'Borat' judge: no suit for you
Rejects students' injunction requestNo word of whether studio attorneys exchanged high fives, but a Los Angeles judge has nixed an effort by two college students to obtain an injunction against 20th Century Fox's "Borat."
Identified in their suit against Fox only as members of a fraternity at the University of South Carolina, the plaintiffs sought to prevent further distribution of the film until scenes showing them making racist or otherwise unflattering comments were deleted or altered. Los Angeles Superior Court Judge Joseph Biderman denied the request, noting that an injunction can be issued only in "extraordinary" circumstances.
"In order to obtain a preliminary injunction, a party must show (a) reasonable probability of success on the merits," Biderman wrote. "In this case, the court finds that plaintiffs have failed to meet their burden of proof."
The ruling follows an injunction hearing held Thursday. The parties are scheduled to meet Feb. 27 for a conference on the status of the case.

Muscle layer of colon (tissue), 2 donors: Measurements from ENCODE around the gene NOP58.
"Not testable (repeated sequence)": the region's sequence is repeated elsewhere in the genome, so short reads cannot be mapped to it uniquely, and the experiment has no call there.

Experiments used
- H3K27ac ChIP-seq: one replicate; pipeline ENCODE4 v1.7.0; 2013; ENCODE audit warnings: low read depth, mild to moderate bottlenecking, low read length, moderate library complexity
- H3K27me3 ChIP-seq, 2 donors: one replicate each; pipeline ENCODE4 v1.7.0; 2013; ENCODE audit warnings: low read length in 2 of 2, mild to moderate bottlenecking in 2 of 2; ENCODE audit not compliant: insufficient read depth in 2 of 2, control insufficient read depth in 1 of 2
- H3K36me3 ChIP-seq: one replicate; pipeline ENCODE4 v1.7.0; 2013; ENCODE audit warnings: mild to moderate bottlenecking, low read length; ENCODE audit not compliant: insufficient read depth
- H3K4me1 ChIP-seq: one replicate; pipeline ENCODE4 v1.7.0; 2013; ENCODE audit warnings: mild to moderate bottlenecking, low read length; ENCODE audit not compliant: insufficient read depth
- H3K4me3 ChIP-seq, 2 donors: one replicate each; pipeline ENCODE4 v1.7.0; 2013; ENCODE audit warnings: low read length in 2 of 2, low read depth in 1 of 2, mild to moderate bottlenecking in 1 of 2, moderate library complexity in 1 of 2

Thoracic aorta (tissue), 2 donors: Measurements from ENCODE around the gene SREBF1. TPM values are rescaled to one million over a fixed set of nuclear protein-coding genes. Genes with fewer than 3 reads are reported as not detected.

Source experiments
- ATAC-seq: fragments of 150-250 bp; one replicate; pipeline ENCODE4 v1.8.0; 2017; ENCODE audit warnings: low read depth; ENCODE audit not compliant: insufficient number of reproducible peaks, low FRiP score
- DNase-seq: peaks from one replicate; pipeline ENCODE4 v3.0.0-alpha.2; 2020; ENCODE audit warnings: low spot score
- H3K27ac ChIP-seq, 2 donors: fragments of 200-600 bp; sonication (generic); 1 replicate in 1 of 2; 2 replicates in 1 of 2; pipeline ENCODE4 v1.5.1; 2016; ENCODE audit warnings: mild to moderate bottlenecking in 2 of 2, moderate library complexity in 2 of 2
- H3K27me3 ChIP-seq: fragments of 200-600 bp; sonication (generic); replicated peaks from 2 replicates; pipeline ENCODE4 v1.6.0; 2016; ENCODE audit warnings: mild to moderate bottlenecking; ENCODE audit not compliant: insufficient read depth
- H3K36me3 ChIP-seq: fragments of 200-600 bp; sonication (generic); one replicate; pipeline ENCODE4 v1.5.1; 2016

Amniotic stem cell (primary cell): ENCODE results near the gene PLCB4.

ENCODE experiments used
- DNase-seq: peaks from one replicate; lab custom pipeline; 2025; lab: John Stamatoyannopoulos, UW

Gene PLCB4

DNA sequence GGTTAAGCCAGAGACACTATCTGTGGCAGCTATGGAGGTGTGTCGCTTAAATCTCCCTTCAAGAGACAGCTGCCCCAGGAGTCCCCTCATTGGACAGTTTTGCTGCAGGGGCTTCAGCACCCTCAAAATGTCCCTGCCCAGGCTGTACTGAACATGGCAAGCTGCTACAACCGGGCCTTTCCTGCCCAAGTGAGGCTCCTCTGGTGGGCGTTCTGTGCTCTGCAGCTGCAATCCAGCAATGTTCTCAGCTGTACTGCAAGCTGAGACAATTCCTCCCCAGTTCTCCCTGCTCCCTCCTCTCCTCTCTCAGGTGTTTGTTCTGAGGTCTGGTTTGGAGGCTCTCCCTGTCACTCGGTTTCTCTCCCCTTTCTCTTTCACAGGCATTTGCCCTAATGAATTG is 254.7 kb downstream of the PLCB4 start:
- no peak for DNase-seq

Fox is being represented in the case by the Los Angeles law firm of Louis Petrich of Leopold Petrich & Smith. The plaintiffs' attorney is Olivier Taillieu of Zuber & Taillieu in Beverly Hills.
Fox also has been sued by residents of a Romanian village who participated in the movie and contend that they were duped into portraying unflattering figures in the film's fictional Kazakhstan scenes. But there, too, the studio has managed to fend off an immediate threat to its boxoffice bonanza as a federal judge in New York has ruled that case can't go forward unless the plaintiffs refile with more specific allegations.
"Borat," Sacha Baron Cohen's mockumentary about a high-fivin' Kazak journalist who tours the U.S., has rung up more than $220 million in worldwide revenue since unspooling Nov. 3. Cohen is developing "Bruno," a film based on another of his comedic characters, for Universal.
In the college students' "Borat" suit, legal arguments hinge on matters related to consent forms signed by those interviewed. The plaintiffs allege that film participants were improperly duped into cooperating with the production, but a temporary restraining order against the film's continued distribution also was denied when the suit was first filed Nov. 9.
The students are identified in their suit — originally filed in Santa Monica but transferred to Los Angeles for the injunction hearing — only as John Does 1 and 2. But in Fox's court filings, studio attorneys identified the plaintiffs as Chi Psi fraternity members Justin Seay and Christopher Rotunda, and they suggested the latter misidentified himself to "Borat" producers.